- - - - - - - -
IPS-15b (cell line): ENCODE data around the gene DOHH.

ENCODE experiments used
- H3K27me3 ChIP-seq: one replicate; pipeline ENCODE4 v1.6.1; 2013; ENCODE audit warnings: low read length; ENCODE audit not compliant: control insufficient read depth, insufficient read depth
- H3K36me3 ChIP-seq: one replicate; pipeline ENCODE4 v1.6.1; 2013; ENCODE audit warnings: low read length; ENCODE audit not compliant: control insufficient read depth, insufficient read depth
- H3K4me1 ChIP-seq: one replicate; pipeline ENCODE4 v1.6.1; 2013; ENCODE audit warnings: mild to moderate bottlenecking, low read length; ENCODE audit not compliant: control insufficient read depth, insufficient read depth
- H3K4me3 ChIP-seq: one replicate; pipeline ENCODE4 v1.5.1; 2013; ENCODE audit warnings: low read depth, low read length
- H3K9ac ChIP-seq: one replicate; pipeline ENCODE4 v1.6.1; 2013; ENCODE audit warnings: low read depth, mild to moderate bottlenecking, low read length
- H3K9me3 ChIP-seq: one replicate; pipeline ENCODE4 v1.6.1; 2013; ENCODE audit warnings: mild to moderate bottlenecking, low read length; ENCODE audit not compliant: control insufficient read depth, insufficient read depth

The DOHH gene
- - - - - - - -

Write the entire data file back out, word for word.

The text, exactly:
IPS-15b (cell line): ENCODE data around the gene DOHH.

ENCODE experiments used
- H3K27me3 ChIP-seq: one replicate; pipeline ENCODE4 v1.6.1; 2013; ENCODE audit warnings: low read length; ENCODE audit not compliant: control insufficient read depth, insufficient read depth
- H3K36me3 ChIP-seq: one replicate; pipeline ENCODE4 v1.6.1; 2013; ENCODE audit warnings: low read length; ENCODE audit not compliant: control insufficient read depth, insufficient read depth
- H3K4me1 ChIP-seq: one replicate; pipeline ENCODE4 v1.6.1; 2013; ENCODE audit warnings: mild to moderate bottlenecking, low read length; ENCODE audit not compliant: control insufficient read depth, insufficient read depth
- H3K4me3 ChIP-seq: one replicate; pipeline ENCODE4 v1.5.1; 2013; ENCODE audit warnings: low read depth, low read length
- H3K9ac ChIP-seq: one replicate; pipeline ENCODE4 v1.6.1; 2013; ENCODE audit warnings: low read depth, mild to moderate bottlenecking, low read length
- H3K9me3 ChIP-seq: one replicate; pipeline ENCODE4 v1.6.1; 2013; ENCODE audit warnings: mild to moderate bottlenecking, low read length; ENCODE audit not compliant: control insufficient read depth, insufficient read depth

The DOHH gene